a Drag on Consumer Incomes and Spending
- The PCE price index rose 0.6% in May, with core prices up 0.3%. Both overall and core PCE inflation remained well above the Federal Reserve’s 2% objective on a year-over-year basis.
- Nominal after-tax income rose 0.5% in May, but after adjusting for inflation after-tax income was down 0.1%.
- Nominal consumer spending rose 0.2%, with real spending down 0.4%. High inflation is weighing on households.
- The outlook for consumer spending has turned less positive, but it should continue to increase through the rest of this year and in 2023. Growth will shift from goods to services.
- The baseline outlook is for continued economic growth, but recession risks are elevated.
- Inflation remains high, but has likely peaked.
The personal consumption expenditures price index increased 0.6% in May from April, with the core PCE price index (excluding food and energy) up 0.3%. The PCE price index is the Federal Reserve’s preferred inflation measure. Overall monthly PCE inflation was 0.2% in April; it rose sharply in May with much higher food and energy prices, up 1.2% and 4.0% respectively.
On a year-ago basis the overall PCE price index was up 6.3%, the same pace as in April, but down from 6.6% in March. The core PCE price index rose 4.7% in May from one year earlier, down from 4.9% inflation in April. Both of these are well above the Fed’s 2% objective.
Nominal household income increased a solid 0.5% over the month, including a 0.5% increase in labor market income; these are on par with recent gains. After-tax income also rose 0.5% in May from April. But with high inflation, real (inflation-adjusted) after-tax income fell 0.1% over the month.
Nominal consumer spending rose a modest 0.2% over the month, the smallest increase since December of last year. After adjusting for inflation consumer spending fell 0.3% in May from April, the first decline since December. Nominal spending on durable goods fell 3.2%, pulled lower by a big drop in auto sales over the month. Nominal spending on nondurable goods rose 0.7%, but the increase was due to higher food and gas prices; adjusted for inflation, nondurable goods spending fell 0.6%. Nominal services spending rose 0.7% in May, and was up 0.3% after inflation.
With household income up more than spending, the personal saving rate rose to 5.4% in May from 5.2% in April. The personal saving rate in 2022 has been running below the pre-pandemic rate of around 8%.
The May personal consumption and expenditures report was soft, although not softer than the consensus. High inflation is starting to take a bite out of consumer incomes and spending. Real after-tax income fell slightly over the month, and there was a sizable drop in real consumer spending.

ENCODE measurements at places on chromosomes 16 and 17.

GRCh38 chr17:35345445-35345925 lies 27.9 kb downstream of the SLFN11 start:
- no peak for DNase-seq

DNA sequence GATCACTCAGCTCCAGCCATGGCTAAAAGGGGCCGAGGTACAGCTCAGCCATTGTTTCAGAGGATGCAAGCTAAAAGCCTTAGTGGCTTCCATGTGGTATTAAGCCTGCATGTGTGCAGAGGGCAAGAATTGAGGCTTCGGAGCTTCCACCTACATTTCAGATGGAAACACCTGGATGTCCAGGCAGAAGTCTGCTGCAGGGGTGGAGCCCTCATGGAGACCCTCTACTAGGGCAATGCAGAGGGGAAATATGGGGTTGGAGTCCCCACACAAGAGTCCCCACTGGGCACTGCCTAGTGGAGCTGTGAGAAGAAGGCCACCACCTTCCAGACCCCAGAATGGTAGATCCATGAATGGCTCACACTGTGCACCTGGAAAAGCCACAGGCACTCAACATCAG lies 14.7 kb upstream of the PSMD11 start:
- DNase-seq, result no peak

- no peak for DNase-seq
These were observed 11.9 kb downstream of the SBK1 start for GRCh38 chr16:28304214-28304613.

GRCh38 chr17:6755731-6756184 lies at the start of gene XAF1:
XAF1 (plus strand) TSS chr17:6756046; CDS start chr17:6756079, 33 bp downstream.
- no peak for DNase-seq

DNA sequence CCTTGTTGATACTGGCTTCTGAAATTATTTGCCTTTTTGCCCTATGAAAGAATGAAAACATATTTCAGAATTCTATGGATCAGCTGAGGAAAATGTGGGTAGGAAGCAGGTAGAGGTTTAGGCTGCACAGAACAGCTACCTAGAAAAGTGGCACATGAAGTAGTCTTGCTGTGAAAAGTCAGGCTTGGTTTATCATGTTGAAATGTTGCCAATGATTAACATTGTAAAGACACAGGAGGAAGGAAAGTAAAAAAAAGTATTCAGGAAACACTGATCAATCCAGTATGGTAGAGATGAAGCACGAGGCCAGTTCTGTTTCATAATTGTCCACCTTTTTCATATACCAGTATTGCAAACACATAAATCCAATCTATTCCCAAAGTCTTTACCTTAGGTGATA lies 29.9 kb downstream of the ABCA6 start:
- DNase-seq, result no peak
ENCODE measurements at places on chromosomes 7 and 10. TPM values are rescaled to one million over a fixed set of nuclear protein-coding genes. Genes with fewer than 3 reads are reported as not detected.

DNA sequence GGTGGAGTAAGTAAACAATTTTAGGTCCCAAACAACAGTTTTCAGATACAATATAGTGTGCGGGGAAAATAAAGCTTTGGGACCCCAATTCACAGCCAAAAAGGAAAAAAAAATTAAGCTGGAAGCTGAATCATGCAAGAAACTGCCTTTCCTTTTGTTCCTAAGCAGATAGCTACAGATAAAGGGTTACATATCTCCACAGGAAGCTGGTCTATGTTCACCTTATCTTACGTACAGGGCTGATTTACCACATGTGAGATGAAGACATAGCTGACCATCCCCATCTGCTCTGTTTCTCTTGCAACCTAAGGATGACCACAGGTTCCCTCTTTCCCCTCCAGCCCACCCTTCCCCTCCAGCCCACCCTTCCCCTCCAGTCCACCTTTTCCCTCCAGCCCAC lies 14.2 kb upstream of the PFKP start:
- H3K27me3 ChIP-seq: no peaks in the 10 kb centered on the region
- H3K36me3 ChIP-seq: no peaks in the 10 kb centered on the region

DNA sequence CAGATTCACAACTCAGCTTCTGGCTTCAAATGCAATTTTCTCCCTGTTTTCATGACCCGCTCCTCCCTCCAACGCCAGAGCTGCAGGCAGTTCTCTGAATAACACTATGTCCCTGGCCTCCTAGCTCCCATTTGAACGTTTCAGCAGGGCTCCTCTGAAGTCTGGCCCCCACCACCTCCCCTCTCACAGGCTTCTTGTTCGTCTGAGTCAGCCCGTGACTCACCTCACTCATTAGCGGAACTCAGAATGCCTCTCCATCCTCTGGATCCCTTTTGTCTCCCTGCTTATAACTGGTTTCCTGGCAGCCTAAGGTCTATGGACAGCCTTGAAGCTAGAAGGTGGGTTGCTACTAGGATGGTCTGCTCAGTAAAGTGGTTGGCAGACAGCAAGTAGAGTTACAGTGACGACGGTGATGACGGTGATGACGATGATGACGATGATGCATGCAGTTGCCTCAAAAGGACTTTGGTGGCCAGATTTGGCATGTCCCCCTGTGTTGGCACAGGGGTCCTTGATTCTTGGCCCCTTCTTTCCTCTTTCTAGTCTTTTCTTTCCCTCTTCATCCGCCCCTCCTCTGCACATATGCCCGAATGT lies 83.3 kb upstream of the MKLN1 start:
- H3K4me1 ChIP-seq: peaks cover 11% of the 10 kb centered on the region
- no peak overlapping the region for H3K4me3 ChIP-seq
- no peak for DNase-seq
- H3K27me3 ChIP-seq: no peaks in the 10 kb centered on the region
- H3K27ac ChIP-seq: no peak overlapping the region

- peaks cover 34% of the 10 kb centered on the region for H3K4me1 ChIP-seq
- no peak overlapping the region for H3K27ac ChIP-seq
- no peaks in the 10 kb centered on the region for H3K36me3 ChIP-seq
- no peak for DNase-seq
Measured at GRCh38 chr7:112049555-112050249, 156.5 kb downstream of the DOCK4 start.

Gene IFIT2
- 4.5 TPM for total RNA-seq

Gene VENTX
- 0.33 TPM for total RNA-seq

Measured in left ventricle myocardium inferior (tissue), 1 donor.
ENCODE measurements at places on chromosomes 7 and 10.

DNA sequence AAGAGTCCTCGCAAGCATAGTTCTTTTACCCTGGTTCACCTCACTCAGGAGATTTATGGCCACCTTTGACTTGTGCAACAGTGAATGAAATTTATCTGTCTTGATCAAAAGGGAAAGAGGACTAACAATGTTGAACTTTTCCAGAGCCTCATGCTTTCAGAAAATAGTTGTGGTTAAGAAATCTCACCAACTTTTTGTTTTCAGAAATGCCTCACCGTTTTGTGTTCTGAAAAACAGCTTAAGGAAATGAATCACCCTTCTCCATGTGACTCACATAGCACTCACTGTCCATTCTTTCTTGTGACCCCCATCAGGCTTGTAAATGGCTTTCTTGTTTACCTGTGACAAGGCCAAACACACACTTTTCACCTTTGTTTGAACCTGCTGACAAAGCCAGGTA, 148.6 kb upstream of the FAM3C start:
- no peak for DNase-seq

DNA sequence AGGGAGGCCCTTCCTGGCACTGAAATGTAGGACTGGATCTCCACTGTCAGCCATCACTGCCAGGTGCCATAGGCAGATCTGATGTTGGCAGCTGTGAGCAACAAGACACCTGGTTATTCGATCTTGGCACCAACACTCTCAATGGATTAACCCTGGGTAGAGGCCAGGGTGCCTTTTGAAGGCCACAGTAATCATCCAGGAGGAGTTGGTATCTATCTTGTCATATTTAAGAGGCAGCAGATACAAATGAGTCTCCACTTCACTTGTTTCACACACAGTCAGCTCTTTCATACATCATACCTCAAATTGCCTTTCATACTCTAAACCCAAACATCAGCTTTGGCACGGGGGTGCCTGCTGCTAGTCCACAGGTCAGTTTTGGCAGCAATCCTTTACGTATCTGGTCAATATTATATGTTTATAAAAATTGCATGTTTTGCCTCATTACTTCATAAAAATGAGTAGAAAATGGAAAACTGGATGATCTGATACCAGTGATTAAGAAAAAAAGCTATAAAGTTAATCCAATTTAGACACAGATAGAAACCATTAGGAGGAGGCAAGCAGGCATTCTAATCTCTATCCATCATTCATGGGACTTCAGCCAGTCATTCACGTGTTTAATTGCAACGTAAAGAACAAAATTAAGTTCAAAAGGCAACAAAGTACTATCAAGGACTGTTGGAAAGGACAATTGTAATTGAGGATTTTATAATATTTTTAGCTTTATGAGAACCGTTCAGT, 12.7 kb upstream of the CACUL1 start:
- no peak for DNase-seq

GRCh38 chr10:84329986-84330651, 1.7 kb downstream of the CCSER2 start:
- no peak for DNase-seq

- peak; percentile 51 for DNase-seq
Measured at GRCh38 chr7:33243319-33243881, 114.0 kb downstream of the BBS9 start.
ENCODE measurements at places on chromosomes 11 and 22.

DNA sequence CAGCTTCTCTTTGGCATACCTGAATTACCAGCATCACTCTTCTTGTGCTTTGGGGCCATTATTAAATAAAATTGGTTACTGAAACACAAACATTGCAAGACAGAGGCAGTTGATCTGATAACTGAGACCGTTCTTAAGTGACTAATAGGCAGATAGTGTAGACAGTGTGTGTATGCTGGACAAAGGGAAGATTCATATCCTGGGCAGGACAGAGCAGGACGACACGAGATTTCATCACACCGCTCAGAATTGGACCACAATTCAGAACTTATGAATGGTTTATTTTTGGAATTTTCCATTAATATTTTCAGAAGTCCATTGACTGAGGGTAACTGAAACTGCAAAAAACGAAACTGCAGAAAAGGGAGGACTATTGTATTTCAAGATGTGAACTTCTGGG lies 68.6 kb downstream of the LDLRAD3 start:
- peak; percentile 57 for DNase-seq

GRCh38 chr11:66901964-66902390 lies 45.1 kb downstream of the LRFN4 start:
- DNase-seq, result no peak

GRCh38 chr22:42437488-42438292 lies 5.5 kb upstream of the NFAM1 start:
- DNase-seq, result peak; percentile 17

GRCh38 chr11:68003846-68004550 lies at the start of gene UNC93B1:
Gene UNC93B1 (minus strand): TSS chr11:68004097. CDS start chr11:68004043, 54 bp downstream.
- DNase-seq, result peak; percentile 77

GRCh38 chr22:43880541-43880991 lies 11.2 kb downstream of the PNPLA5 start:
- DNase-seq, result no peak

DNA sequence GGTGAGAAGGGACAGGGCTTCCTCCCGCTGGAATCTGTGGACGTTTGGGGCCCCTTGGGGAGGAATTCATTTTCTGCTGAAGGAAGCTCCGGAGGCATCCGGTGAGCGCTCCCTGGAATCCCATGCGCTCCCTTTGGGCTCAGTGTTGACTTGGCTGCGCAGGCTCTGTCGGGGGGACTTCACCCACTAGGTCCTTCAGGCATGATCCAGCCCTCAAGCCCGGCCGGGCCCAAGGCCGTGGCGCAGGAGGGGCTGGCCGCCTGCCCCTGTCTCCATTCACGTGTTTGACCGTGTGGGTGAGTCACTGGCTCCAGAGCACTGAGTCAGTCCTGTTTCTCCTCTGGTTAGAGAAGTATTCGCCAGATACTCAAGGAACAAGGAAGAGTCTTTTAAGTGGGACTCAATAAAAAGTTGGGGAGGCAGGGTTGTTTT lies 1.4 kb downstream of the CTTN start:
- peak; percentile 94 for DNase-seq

After very strong growth in consumer spending in the first 18 months after the initial recovery from the pandemic began, major drivers are now turning negative. Pandemic aid from the government has largely ended; high inflation is weighing on real incomes; interest rates are rising; tight supplies are restricting auto sales; consumers have already purchased a lot of goods and don’t need many more; and declining stock prices are a drag on household wealth. There are still some major positives, however. Job growth remains very good; nominal wages are rising quickly with the tight labor market, although inflation is offsetting this; and strong house price growth is boosting homeowners’ wealth. The biggest reason for optimism about the consumer outlook is that households still have trillions of dollars from pandemic-related stimulus that they have saved up over the past couple of years, when opportunities to spend were limited.
After very strong inflation-adjusted consumer spending growth in 2021 of about 7%, PNC expects real spending growth to slow to around 2.5% in 2022, and further to 1.4% in 2023. After households ramped up their goods purchases in the aftermath of the pandemic, consumer spending growth will shift from goods to services in 2022 and 2023.
Since consumer spending makes up about 2/3 of the US economy, as long as that holds up the current expansion should continue. But with high inflation a big headache for consumers and the Federal Open Market Committee quickly rising interest rates to combat it, recession risks are elevated. A recession in 2022 is unlikely give the strong labor market, but the risk of recession over the next few years is about 40%, about double what it was prior to the Russian invasion of Ukraine.
Inflation will move toward the Fed’s 2% objective over the next couple of years. Inflation has likely peaked on a year-over-year basis, but remains elevated. It will slow in the near term primarily due to favorable comparisons with the second half of 2021, and then further in 2023 with weaker economic growth from higher interest rates. A stabilization in gas prices should also help slow inflation.
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